Budgeting for Spontaneity

A few weeks ago I got an awesome question from a fellow singer. We were talking about budgets (as you do) and he expressed the concern: “One of the things that I love about the artistic lifestyle is the ability to be spontaneous. How do I budget and keep that a reality?”

Since our conversation was weeks ago, I have probably completely misquoted him.. but this is how I remember it, so we’ll roll with that.

I like it because it’s something I feel as well. I was never a big planner and one of the reasons I didn’t like to plan things was because I didn’t want to be locked in to something in the future that I didn’t want to do.

We’re artists. We’re supposed to live in the moment and go where the wind takes us.

And in a similar vein, practically speaking we also need to be really flexible. What happens if I get a call tomorrow from an opera director in Boise, Idaho, and he needs me on a plane stat? How do you budget for that?

So the question takes in both the freewheeling bohemian part, as well as the reality of an artistic life that’s constantly changing.

How do you plan when there’s so much that you can’t plan for? Won’t a plan just limit your options?

First of all, there’s a misconception about what budgets are. They’re thought of as a rigid set of rules; something to keep you from being ‘irresponsible’.


A budget is just a record of where you want your money to go.  That’s it.

And the neat thing is that you can make it go where ever you want! There are a few categories you should probably cover: food, some kind of housing, a few other things that may cause men with crowbars to hunt you down if you don’t pay up…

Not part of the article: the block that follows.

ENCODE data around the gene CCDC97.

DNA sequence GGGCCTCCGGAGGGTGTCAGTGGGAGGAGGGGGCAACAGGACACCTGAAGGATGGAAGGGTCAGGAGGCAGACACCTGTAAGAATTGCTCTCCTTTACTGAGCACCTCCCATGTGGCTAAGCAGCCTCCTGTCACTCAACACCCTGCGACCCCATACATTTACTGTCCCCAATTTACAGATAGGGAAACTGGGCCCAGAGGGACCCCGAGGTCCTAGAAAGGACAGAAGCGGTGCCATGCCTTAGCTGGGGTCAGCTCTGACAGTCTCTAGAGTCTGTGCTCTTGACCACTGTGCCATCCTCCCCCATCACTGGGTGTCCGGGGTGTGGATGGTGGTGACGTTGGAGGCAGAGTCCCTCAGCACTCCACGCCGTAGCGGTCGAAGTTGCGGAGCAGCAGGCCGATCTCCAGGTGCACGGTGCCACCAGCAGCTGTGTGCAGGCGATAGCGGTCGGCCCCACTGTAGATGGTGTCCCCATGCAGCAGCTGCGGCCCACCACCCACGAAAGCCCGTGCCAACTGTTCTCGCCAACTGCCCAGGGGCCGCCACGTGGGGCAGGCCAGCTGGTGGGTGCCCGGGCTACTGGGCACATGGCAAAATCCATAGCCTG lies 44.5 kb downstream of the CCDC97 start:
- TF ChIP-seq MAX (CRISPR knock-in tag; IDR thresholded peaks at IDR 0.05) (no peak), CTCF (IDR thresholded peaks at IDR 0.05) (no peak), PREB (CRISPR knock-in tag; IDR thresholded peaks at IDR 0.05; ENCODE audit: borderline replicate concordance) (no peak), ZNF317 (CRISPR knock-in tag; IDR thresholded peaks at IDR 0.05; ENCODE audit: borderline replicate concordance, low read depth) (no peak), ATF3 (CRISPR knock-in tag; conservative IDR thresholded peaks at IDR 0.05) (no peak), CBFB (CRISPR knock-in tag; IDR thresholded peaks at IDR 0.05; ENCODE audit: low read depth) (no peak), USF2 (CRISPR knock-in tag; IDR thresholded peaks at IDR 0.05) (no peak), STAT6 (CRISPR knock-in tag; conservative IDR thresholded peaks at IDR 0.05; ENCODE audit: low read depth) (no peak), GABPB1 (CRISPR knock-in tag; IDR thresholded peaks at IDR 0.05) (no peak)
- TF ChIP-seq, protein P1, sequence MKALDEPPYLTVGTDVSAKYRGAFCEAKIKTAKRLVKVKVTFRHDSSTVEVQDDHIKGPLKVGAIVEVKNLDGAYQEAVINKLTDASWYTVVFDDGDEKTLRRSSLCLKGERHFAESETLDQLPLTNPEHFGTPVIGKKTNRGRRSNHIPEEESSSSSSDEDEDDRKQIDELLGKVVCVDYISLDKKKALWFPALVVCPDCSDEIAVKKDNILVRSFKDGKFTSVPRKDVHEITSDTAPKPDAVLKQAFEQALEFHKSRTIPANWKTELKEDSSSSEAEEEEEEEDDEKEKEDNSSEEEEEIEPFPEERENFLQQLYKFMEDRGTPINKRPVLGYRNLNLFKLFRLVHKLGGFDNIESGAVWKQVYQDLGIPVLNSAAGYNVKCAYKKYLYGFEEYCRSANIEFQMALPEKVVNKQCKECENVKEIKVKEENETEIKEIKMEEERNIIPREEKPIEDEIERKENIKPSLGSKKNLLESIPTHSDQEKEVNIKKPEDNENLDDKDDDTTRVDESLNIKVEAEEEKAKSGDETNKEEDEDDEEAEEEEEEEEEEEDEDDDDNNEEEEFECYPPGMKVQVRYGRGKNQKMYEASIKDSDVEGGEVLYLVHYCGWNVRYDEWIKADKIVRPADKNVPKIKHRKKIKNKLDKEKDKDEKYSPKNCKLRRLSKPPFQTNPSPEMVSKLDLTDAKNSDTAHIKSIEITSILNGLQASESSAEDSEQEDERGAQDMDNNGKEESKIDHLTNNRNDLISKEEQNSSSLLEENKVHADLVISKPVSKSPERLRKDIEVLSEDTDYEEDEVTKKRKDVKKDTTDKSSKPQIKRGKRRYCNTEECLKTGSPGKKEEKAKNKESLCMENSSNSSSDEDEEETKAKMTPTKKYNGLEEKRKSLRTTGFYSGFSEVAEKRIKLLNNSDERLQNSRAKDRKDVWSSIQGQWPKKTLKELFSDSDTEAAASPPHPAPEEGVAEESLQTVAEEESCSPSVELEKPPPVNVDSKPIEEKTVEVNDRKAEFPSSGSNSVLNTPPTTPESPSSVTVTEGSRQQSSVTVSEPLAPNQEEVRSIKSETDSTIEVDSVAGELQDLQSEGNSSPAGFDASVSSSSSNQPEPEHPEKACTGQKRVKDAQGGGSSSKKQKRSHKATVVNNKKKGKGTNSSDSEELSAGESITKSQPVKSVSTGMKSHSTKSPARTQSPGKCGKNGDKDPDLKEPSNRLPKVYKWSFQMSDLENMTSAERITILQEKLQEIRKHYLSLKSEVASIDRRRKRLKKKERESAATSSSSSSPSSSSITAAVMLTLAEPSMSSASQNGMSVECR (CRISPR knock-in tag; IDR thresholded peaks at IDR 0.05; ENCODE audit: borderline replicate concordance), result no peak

The rest is up to you.

So. If you love spontaneity and want to be super literal about it all, make yourself a budget category and call it: Spontaneity. Stick 5 bucks in there every week, and when the mood strikes you.. go to town.

No matter how little I’m living on, I always have some spending money budgeted in so I can buy stupid stuff (like lottery scratchers).

I also make sure I’m tucking away cash into a ton of little areas that allow me to be spontaneous, both personally and professionally.

On the personal side, I put a few bucks into a date night folder every once and a while for the next time my girlfriend and I are in the same city, and there’s also some money in an account so I can see a basketball game if I’m in a place where the team sucks (that means cheap tickets… gooooo Knicks).

But where it really pays off is professionally. Yes, there are things that come out of the blue, but they’re usually the same kind of things every year. For me it’s typically auditions and performance opportunities. That means money that needs to be spent on planes, hotels, and other being-away costs (food, transit). So I’m always saving for them, because they’ll always crop up. It’s just that simple.

There are categories in my business budget for travel tickets, accompanists, audition fees, and accommodation.

That means if I get a call, I don’t have to worry about where the money is coming from. I just have to worry about what I’m going to wear. So I’m totally covered!

So. When I think of my friend’s question, what comes to mind is that there’s this real misconception that not planning makes you more able to be spontaneous. When in fact, planning doesn’t cause me to feel trapped like I always feared it would.

Planning is freedom.